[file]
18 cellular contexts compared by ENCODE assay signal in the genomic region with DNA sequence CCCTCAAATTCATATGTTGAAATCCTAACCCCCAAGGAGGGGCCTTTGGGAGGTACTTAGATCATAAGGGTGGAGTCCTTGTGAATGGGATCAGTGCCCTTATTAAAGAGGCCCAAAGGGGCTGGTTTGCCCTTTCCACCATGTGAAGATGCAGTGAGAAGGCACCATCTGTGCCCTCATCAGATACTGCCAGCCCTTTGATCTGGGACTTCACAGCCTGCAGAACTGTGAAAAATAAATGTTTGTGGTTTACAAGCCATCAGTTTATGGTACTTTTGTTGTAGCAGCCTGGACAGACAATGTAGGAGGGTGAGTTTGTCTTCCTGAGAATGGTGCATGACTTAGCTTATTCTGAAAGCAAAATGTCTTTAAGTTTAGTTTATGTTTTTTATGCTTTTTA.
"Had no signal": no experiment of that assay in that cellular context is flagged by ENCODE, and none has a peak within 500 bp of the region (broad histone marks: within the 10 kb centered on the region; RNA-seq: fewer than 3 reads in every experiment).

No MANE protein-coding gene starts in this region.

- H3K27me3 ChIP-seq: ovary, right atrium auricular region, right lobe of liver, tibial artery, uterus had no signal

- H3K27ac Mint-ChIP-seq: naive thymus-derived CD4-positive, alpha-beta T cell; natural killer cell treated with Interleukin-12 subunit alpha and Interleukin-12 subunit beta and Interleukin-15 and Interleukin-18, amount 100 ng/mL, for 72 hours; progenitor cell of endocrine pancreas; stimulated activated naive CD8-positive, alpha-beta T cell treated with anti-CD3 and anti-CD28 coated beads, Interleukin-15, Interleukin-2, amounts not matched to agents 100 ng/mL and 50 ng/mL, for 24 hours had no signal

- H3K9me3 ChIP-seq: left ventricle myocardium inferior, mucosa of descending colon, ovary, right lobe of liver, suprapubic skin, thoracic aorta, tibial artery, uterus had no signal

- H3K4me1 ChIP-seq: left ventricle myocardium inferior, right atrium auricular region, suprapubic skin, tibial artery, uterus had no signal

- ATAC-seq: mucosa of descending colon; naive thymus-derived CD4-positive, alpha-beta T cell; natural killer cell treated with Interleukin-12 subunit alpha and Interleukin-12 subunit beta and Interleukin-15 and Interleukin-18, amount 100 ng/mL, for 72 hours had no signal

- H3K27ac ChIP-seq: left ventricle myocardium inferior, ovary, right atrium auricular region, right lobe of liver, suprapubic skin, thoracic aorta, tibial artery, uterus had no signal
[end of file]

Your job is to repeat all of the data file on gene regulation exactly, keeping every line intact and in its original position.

18 cellular contexts compared by ENCODE assay signal in the genomic region with DNA sequence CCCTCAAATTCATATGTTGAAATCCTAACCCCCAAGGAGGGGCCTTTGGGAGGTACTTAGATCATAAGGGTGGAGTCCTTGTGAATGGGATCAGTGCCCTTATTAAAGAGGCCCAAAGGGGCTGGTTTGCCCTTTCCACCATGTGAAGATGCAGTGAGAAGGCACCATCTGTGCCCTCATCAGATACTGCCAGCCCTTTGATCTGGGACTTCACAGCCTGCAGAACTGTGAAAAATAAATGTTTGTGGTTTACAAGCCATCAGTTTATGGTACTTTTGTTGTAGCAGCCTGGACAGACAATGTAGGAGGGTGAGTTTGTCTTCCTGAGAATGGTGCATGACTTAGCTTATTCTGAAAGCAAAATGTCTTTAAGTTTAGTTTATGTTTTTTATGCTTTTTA.
"Had no signal": no experiment of that assay in that cellular context is flagged by ENCODE, and none has a peak within 500 bp of the region (broad histone marks: within the 10 kb centered on the region; RNA-seq: fewer than 3 reads in every experiment).

No MANE protein-coding gene starts in this region.

- H3K27me3 ChIP-seq: ovary, right atrium auricular region, right lobe of liver, tibial artery, uterus had no signal

- H3K27ac Mint-ChIP-seq: naive thymus-derived CD4-positive, alpha-beta T cell; natural killer cell treated with Interleukin-12 subunit alpha and Interleukin-12 subunit beta and Interleukin-15 and Interleukin-18, amount 100 ng/mL, for 72 hours; progenitor cell of endocrine pancreas; stimulated activated naive CD8-positive, alpha-beta T cell treated with anti-CD3 and anti-CD28 coated beads, Interleukin-15, Interleukin-2, amounts not matched to agents 100 ng/mL and 50 ng/mL, for 24 hours had no signal

- H3K9me3 ChIP-seq: left ventricle myocardium inferior, mucosa of descending colon, ovary, right lobe of liver, suprapubic skin, thoracic aorta, tibial artery, uterus had no signal

- H3K4me1 ChIP-seq: left ventricle myocardium inferior, right atrium auricular region, suprapubic skin, tibial artery, uterus had no signal

- ATAC-seq: mucosa of descending colon; naive thymus-derived CD4-positive, alpha-beta T cell; natural killer cell treated with Interleukin-12 subunit alpha and Interleukin-12 subunit beta and Interleukin-15 and Interleukin-18, amount 100 ng/mL, for 72 hours had no signal

- H3K27ac ChIP-seq: left ventricle myocardium inferior, ovary, right atrium auricular region, right lobe of liver, suprapubic skin, thoracic aorta, tibial artery, uterus had no signal